Common to these three doctrines is an underlying dependence upon the orthodox, biblical profession that there is only one divine will in God. Because God has a single will, the idea of eternal submission (which implies a distinction between the will of the Father and of the Son and of the Spirit, i.e. tritheletism) is impossible. This is given further emphasis in Butner’s clear teaching on the Chalcedonian Christology, in which (a.)the will was identified as a property of a being’s nature, and (b.)the two natures in Christ are explicitly defined. Because the divine nature is one, and will is a property of the nature of a being, then it follows necessarily that any submission to the Father exhibited by Christ in his earthly ministry is being performed by Christ according to his human nature, proper to which there is a corresponding human will. The task of redeeming God’s elect was taken on by Christ freely, moreover, and this could not be the case if EFSS obtains. For, as Butner explains —
Anselm’s satisfaction theory draws on the broad canonical depiction of Christ paying our debt, and explains this payment in terms of the Son offering a voluntary and nonobligatory payment to the Father on behalf of humanity, dying a death to the honor of God when he had already lived a life of perfect obedience and so need not die. [Butner demonstrates that] Reformed accounts of penal substitutionary atonement incorporate Anselm’s basic account of satisfaction. This theology of satisfaction causes tremendous problems for the doctrine of eternal obedience. [For if] will is a personal property [as opposed to a property of one’s nature], it is difficult to see how the divine person of Christ could offer a human obedience to the Father. If the Son was eternally commanded to carry out his mediatorial office, then he was obligated to do so — God’s commands are morally binding. However, if the Son offered an obligatory payment for his own sake, he did not offer a voluntary payment above what was required for our sakes. The logic of satisfaction falls apart given eternal submission.3
Butner makes a compelling case, essentially demonstrating that if EFSS is true then the doctrine of the divine inseparable operations must be rejected or drastically revised, dylotheletism must be rejected, satisfaction theory must be rejected, and so must penal substitutionary atonement.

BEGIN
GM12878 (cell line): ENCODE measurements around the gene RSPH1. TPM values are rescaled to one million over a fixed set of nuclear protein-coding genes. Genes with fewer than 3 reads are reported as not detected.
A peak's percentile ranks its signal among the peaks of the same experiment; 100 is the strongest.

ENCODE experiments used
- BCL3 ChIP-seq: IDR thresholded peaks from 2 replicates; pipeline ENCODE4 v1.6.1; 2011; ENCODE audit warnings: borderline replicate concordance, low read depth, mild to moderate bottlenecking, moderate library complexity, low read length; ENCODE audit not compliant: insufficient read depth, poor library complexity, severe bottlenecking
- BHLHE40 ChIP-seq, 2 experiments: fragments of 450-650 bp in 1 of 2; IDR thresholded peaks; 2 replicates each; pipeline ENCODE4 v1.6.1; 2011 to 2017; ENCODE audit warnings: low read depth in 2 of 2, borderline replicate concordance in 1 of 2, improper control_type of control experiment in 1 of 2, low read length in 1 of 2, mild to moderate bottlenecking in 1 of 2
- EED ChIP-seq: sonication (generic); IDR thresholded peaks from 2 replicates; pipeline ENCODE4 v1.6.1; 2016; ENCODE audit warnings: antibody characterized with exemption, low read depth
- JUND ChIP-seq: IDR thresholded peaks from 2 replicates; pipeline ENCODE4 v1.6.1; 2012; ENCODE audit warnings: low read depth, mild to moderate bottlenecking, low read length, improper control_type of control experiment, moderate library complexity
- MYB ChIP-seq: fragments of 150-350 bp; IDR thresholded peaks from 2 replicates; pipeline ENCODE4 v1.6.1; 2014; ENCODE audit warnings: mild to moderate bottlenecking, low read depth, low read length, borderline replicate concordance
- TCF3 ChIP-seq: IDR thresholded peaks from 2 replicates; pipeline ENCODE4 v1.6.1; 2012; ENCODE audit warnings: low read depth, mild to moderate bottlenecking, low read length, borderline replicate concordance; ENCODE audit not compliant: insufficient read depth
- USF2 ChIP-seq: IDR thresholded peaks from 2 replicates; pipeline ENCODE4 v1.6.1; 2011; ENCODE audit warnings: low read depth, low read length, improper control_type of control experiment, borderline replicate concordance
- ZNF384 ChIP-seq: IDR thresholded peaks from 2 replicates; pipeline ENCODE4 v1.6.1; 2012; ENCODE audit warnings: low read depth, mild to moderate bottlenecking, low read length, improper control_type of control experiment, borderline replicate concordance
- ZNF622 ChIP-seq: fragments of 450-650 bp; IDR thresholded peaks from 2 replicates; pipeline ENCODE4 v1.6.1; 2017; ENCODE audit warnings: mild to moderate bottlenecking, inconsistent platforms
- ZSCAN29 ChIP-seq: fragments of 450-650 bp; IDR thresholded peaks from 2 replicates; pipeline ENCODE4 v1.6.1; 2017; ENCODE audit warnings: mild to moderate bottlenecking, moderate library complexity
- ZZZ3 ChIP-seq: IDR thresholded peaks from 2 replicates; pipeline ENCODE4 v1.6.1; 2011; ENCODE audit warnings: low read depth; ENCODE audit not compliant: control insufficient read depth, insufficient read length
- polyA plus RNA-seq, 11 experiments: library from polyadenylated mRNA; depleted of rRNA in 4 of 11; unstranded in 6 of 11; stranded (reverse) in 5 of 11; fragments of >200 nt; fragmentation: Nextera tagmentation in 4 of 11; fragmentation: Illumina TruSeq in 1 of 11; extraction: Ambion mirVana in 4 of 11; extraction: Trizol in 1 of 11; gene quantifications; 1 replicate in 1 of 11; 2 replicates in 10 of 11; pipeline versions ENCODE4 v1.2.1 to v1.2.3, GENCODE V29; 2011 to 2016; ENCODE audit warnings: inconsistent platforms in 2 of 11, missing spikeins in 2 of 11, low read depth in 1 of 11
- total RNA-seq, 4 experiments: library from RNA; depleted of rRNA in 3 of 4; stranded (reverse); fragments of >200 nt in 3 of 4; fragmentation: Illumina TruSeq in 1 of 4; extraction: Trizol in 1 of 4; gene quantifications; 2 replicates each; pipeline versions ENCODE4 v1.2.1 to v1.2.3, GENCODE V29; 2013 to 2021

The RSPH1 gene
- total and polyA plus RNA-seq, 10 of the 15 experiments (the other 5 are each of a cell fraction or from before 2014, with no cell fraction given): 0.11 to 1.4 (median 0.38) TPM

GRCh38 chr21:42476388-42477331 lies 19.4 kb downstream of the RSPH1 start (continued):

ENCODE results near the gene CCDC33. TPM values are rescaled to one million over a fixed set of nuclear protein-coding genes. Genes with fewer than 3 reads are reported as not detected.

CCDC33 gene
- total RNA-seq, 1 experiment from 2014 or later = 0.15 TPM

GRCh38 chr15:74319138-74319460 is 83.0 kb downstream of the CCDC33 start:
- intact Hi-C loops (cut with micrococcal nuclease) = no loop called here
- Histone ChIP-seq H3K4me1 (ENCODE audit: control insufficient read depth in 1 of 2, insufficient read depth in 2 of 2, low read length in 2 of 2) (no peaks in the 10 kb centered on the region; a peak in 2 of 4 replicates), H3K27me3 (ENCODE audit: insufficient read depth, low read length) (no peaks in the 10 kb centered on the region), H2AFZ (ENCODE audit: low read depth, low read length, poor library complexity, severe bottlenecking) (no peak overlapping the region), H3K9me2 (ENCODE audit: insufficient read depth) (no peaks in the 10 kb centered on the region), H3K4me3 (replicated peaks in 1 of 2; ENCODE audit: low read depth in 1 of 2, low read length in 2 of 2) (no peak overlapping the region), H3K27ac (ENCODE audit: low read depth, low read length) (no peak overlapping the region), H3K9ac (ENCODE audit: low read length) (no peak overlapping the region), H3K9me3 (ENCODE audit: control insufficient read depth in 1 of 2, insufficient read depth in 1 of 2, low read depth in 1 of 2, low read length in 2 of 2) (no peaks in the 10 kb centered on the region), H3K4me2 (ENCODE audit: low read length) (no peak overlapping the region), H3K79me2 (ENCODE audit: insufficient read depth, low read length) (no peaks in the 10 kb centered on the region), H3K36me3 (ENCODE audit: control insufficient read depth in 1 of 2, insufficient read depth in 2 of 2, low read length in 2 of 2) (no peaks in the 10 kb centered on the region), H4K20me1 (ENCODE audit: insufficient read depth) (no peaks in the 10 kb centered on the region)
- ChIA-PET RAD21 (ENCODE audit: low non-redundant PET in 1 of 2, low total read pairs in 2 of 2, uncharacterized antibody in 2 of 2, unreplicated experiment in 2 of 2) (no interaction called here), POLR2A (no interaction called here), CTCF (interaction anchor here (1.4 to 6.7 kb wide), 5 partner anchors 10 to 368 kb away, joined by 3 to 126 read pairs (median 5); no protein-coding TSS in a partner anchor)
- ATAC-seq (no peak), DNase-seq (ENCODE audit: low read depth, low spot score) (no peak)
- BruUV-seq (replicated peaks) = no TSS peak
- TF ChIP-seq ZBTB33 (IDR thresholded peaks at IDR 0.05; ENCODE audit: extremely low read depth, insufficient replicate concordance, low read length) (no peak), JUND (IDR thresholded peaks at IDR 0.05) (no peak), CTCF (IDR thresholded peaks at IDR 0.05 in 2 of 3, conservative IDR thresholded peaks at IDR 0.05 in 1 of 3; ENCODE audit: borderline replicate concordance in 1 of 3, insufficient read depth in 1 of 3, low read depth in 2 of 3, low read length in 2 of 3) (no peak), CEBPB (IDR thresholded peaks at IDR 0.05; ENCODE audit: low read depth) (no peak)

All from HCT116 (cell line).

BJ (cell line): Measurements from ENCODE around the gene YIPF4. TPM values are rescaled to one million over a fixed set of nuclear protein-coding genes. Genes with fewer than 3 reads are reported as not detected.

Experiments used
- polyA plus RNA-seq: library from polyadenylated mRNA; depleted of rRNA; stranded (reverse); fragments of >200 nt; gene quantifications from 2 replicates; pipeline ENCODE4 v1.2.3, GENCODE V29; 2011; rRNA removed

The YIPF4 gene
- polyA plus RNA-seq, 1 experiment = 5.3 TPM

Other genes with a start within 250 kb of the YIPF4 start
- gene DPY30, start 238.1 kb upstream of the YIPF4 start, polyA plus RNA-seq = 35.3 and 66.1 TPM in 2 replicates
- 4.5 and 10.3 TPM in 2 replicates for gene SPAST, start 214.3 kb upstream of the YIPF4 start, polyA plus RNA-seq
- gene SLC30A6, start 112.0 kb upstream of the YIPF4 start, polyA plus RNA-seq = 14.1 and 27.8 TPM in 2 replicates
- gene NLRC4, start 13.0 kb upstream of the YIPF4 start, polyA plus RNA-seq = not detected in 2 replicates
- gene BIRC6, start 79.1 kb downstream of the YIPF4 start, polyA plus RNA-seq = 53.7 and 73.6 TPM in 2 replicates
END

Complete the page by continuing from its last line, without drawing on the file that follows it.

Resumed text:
Additionally, Butner argues against EFSS proponents’ imprecise and undefined terminology regarding how God, of whom we must speak analogically (in the Aquinian sense) lest we blur the distinction between Creator and creation. If terms like obedience and submission meaning anything within the context of the ontological Trinity, that meaning must be understood as similar to but not identical with or contrary to the meanings they retain in creature to creature discourse. This is classified by Butner as imprecise theological language that fails to adequately deal with the doctrines mentioned above.

Butner’s case is strong, and is only further strengthened by his overview of the key texts used by EFSS proponents, in which he demonstrates that although some of the key texts could be interpreted in a manner consistent with EFSS, they are better addressed by the non-EFSS/traditional understanding of the eternal relationship that obtains between the First and Second persons of the Godhead, in which there is no hierarchy. Butner’s book addresses all of the key points related to the EFSS doctrine and its opponents, providing proponents of EFSS with a challenging but loving rebuttal to their strongest arguments in defense of EFSS, and giving the non-EFSS proponents a more solid defense of their position. The reader is lead to the data and the arguments, and is given the opportunity to think carefully about this very nuanced theological matter.

It is a great resource for both parties.

1 The Son Who Learned Obedience, 7.
2 ibid., 9.
3 ibid., 11.